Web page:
Heart Berries is a powerful, poetic memoir of a woman's coming of age on the Seabird Island Indian Reservation in British Columbia. Having survived a profoundly dysfunctional upbringing only to find herself hospitalized and facing a dual diagnosis of post-traumatic stress disorder and bipolar II, Terese Mailhot is given a notebook and begins to write her way out of trauma. The triumphant result is Heart Berries, a memorial for Mailhot's mother, a social worker and activist who had a thing for prisoners; a story of reconciliation with her father - an abusive drunk and a brilliant artist - who was murdered under mysterious circumstances; and an elegy on how difficult it is to love someone while dragging the long shadows of shame.
Mailhot "trusts the reader to understand that memory isn't exact, but melded to imagination, pain and what we can bring ourselves to accept." Her unique and at times unsettling voice graphically illustrates her mental state. As she writes, she discovers her own true voice, seizes control of her story and, in so doing, reestablishes her connection to her family, to her people, and to her place in the world.
The Bedside Book of Birds: An Avian MiscellanyRegular price $48.00
In this stunning assemblage of words and images, novelist and avid birdwatcher Graeme Gibson offers an extraordinary tribute to the venerable relationship between humans and birds.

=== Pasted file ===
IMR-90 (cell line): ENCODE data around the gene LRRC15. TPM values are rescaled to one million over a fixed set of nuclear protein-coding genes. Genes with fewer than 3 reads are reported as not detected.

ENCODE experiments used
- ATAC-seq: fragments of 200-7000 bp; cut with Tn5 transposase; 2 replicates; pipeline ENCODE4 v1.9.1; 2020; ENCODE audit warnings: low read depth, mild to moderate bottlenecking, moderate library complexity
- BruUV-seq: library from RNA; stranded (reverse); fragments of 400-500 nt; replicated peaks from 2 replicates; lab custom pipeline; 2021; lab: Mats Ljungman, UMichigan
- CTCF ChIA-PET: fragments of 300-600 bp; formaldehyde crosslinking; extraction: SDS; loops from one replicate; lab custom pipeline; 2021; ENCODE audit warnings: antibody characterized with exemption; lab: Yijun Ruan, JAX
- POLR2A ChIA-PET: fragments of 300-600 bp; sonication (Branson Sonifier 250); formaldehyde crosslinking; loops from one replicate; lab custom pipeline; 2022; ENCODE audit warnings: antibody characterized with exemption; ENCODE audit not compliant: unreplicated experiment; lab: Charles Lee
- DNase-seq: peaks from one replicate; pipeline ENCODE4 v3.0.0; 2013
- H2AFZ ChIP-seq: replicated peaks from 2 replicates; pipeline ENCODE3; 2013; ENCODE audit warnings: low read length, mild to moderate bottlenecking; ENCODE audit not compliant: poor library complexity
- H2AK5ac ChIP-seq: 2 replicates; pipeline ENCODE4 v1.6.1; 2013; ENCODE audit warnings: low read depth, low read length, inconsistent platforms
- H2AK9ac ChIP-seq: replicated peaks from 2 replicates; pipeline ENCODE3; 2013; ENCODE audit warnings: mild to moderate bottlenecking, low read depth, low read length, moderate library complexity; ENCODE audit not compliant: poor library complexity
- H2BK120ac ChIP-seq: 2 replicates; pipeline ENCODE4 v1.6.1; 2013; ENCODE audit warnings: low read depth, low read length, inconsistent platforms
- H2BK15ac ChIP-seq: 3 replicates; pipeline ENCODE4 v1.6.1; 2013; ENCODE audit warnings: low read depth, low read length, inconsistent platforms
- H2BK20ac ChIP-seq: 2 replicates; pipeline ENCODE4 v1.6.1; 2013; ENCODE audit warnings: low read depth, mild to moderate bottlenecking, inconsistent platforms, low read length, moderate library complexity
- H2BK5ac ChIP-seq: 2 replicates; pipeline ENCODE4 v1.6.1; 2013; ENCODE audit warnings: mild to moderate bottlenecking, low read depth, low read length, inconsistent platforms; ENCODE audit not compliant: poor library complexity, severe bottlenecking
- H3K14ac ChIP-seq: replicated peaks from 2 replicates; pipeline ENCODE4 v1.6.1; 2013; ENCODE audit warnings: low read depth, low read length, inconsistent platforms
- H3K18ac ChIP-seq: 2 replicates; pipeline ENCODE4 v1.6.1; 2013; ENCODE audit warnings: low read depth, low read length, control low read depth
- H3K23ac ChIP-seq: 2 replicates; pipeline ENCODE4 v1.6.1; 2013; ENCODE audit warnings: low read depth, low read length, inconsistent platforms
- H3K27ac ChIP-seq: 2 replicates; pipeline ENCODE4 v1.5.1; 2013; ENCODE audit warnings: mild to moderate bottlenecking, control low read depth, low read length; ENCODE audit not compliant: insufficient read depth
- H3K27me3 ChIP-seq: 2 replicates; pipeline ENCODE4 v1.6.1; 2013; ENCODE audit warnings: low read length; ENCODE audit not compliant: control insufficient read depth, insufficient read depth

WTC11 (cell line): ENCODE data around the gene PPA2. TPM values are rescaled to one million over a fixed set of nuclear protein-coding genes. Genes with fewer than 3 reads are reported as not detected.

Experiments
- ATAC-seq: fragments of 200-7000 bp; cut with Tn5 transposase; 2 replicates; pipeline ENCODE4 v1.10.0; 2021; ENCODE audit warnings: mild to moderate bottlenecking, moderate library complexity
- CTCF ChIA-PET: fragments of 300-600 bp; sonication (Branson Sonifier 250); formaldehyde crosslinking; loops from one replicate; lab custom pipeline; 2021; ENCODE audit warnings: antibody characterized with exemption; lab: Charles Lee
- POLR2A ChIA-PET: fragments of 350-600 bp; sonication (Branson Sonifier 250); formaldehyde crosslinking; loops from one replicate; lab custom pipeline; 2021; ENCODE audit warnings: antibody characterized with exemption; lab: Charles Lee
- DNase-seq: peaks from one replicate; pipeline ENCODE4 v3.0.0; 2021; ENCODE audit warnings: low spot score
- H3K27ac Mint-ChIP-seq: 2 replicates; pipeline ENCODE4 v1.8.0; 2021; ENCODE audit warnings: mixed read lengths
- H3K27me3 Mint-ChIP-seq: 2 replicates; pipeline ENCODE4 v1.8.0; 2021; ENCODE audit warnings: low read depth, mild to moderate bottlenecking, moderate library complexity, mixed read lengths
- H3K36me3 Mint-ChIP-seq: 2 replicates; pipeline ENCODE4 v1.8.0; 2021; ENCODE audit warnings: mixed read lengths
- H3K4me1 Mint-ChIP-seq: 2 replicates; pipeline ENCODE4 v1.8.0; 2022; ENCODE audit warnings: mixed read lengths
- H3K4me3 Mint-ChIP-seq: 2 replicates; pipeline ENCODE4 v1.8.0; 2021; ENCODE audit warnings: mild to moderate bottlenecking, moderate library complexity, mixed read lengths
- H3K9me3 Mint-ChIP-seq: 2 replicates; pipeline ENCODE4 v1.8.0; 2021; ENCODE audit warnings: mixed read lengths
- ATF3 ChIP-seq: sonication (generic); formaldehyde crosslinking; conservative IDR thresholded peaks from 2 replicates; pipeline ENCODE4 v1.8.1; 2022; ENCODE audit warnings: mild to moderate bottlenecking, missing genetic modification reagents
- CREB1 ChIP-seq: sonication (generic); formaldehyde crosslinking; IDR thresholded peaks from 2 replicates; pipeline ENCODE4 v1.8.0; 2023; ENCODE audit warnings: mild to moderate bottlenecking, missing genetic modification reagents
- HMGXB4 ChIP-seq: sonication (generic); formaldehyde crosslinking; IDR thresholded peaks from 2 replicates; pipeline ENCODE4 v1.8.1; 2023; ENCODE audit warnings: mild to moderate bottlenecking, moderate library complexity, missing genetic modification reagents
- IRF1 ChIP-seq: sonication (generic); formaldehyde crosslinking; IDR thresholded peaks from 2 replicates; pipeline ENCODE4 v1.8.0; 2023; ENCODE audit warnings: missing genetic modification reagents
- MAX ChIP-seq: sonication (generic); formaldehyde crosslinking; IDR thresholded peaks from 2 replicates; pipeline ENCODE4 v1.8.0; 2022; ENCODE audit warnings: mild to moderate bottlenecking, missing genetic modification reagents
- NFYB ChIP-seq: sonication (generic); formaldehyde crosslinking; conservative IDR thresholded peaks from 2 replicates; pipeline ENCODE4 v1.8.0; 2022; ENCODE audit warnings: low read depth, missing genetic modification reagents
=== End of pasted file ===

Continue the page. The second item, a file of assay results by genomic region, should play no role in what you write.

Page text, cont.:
From the Aztec plumed serpent to the Christian dove to Plato's vision of the human soul growing wings, religion and philosophy use birds to represent our aspirational selves. Winged creatures appear in mythology and folk tales, and in literature by writers as diverse as Ovid, Thoreau, and T. S. Eliot. They've been omens, allegories, and guides; they've been worshipped, eaten, and feared. Birds figure tellingly in the work of such nature writers as Gilbert White and Peter Matthiessen, and are synonymous with the science of Darwin. Gibson spent years collecting this gorgeously illustrated celebration of centuries of human response to the delights of the feathered tribes. The Bedside Book of Birds is for everyone who is intrigued by the artistic forms that humanity creates to represent its soul.